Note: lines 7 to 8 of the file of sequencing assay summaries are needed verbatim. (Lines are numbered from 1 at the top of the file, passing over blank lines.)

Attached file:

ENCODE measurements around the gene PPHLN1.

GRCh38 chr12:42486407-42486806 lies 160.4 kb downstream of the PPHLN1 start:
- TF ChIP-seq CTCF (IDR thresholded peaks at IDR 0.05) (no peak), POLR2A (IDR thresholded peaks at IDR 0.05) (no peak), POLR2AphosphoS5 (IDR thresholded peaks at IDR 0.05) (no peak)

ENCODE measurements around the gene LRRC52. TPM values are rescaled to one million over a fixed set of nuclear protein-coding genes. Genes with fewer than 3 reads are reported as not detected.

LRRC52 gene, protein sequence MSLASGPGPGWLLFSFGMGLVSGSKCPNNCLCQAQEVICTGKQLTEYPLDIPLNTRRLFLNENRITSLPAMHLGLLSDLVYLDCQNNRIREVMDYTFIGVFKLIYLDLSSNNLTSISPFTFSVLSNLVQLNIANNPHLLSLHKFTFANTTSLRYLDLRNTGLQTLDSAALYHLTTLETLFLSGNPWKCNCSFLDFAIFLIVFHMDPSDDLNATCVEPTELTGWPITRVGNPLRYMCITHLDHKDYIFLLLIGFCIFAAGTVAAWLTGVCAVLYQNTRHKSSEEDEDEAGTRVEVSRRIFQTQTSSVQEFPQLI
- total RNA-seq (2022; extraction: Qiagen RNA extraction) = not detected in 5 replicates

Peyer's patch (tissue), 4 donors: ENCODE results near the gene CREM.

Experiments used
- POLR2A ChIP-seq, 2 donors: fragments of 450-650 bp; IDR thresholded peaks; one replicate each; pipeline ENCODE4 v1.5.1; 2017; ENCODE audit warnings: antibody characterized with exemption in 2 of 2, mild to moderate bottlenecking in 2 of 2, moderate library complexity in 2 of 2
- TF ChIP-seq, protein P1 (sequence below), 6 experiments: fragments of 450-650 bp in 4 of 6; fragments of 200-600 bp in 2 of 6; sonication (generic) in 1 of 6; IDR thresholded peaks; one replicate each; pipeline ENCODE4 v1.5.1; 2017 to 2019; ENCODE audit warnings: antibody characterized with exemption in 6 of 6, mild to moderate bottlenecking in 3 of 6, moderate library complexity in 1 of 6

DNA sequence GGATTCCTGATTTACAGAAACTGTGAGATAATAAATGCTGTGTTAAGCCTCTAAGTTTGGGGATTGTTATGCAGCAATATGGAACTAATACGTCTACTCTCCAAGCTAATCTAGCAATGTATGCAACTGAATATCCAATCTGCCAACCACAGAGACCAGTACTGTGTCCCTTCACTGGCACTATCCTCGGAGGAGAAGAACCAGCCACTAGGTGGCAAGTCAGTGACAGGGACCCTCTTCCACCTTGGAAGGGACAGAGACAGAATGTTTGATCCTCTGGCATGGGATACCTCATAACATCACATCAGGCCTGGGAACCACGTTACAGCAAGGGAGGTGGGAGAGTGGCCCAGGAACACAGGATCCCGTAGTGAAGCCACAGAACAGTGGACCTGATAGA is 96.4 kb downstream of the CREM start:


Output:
Peyer's patch (tissue), 4 donors: ENCODE results near the gene CREM.

Experiments used